Software in the mobile sphere has finally reached the same phase that Internet technology reached in the 1990s.
Apparently everything is gearing up for the mobile's first browser war.
This war is being fought for all the usual reasons, living space, in the case of Apple cultural smugness etc. But this time it is hoped that whoever wins the war can direct mobile users to its websites, and gather data that can be used in targeted advertising.
Greg Sterling, an analyst with Opus Research told the Sydney Morning Herald that the difference between this browser war is that eveyone is trying to manage their strategy in this multiscreen and multiplatform world.
Research firm StatCounter found that Internet access from mobile devices doubled in the year to January to 8.5 per cent of all internet usage.
Google released a full version of its Chrome browser for mobile devices, which will over time replace the unnamed browser on devices powered by Google's open Android platform.
That browser had grabbed 21.5 per cent of the mobile web, overtaking Opera, the early leader that had 21.3 per cent.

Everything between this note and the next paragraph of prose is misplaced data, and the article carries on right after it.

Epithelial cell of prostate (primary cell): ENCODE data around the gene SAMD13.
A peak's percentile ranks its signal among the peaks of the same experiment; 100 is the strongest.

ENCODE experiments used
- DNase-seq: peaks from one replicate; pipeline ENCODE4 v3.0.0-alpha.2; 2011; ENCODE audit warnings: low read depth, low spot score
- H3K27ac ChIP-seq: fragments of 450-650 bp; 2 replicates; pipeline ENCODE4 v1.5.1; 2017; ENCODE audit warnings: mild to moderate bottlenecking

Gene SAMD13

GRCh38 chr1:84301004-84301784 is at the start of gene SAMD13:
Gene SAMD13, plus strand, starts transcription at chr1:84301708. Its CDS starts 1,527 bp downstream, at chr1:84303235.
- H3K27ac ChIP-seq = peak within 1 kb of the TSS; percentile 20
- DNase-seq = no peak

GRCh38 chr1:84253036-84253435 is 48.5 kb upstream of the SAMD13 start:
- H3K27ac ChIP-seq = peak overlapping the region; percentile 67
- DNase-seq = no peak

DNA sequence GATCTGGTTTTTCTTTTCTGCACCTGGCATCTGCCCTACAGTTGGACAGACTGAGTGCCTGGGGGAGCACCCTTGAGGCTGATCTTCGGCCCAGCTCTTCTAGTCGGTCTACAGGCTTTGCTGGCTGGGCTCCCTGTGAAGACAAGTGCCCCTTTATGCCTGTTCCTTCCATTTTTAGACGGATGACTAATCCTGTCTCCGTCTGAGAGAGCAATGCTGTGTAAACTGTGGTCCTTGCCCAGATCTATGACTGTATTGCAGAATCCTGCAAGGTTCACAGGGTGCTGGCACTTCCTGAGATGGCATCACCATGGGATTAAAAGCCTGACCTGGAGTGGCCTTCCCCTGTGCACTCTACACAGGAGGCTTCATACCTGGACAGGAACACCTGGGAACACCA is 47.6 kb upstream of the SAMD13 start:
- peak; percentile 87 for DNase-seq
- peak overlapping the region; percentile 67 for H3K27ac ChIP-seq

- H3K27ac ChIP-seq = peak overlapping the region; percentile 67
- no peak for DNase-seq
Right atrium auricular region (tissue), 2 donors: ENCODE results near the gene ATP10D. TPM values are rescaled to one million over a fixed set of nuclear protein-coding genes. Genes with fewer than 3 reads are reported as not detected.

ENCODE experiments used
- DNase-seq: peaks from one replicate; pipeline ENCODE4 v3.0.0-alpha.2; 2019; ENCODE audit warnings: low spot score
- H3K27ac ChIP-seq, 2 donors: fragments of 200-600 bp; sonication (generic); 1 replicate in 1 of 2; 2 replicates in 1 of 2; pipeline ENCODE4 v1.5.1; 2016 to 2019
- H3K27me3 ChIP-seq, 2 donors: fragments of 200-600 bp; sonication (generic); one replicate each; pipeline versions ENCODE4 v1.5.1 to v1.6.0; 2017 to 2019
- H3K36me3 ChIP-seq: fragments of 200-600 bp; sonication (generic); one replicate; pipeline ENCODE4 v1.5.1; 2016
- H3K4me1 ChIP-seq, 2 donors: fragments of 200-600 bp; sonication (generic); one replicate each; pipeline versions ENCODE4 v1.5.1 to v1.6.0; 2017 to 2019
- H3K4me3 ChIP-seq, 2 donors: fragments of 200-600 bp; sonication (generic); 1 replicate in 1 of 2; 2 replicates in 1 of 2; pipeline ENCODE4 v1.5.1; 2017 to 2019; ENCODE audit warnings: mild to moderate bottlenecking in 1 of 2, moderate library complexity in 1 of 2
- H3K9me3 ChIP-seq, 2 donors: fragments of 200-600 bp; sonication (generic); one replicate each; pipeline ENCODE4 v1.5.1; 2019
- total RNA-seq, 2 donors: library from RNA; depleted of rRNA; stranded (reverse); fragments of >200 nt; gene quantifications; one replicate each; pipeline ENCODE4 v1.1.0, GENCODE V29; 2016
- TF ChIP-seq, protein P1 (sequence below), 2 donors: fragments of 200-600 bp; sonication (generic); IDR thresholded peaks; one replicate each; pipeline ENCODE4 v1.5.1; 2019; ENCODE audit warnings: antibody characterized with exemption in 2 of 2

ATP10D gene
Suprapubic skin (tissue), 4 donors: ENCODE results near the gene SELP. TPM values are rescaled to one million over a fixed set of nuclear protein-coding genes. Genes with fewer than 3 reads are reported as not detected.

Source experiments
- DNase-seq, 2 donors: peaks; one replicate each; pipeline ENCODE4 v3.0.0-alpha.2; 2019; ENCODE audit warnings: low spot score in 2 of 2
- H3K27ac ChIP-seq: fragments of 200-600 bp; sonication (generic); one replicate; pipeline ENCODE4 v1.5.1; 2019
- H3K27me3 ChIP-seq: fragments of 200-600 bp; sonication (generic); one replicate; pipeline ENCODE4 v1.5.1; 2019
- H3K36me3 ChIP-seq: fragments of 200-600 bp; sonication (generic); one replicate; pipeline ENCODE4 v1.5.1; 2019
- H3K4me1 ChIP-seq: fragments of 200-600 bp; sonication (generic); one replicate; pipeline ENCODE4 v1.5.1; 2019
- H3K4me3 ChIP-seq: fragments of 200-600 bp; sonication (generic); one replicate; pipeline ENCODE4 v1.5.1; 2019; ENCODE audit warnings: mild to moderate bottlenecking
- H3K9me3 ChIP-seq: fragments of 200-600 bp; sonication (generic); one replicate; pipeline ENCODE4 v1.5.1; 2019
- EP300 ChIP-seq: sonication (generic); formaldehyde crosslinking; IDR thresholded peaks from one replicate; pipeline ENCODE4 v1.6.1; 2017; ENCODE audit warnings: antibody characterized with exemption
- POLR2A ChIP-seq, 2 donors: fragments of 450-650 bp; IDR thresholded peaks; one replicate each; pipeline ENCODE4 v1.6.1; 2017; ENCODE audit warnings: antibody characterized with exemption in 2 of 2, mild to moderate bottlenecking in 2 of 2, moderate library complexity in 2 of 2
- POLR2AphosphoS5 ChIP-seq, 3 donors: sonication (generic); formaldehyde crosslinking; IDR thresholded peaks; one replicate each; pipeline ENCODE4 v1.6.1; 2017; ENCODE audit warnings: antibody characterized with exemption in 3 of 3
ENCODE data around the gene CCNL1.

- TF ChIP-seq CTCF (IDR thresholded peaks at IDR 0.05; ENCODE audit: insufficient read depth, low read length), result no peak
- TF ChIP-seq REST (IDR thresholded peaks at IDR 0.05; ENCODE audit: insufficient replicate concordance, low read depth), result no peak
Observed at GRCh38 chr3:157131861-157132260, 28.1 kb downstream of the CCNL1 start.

Google is in the Microsoft position in the browser wars. Chrome can elbow its way in because of Android, and it has a lot of momentum on the PC.
Likewise Apple Safari, which is a joke in the PC market, does well because it is the default browser on iPhones, with 20 percent. Nokia, BlackBerry and a few others pick up crumbs that drop from the others' table.
Meanwhile the glorious old empire of Microsoft, is likely to return from exile and rally its forces when Windows 8 comes out.
It is pushing its own Internet Explorer browser for devices running Windows, but is limiting compatibility to lock out the riff-raff.
The much maligned Yahoo has also become the latest to toss its hat into the ring by bringing out an Axis browser.
It is supposed to be an improvement on Safari which is not difficult, Google is also understood to be working on something which will do the same thing.
At this point it is not clear how fair the war will be. Microsoft, Apple and Google can risk an antitrust case and attempt to block other users from using their operating system. If it goes to an antitrust action then history will have repeated itself, something which we doubt Microsoft will want to see.
But this browser war has a few unpredictables. This week the social notworking site Facebook was said to be thinking about buying Opera.
Facebook has a problem in that it does not really have a cunning plan to make itself work on mobile yet.
Another outfit which might send in the troops is Amazon, which has developed its own browser for the Kindle. This could be developed to hit other platforms with a similar service. At present the only reason that this has not happened is that Amazon has wanted to keep its hardware and software focused on its products.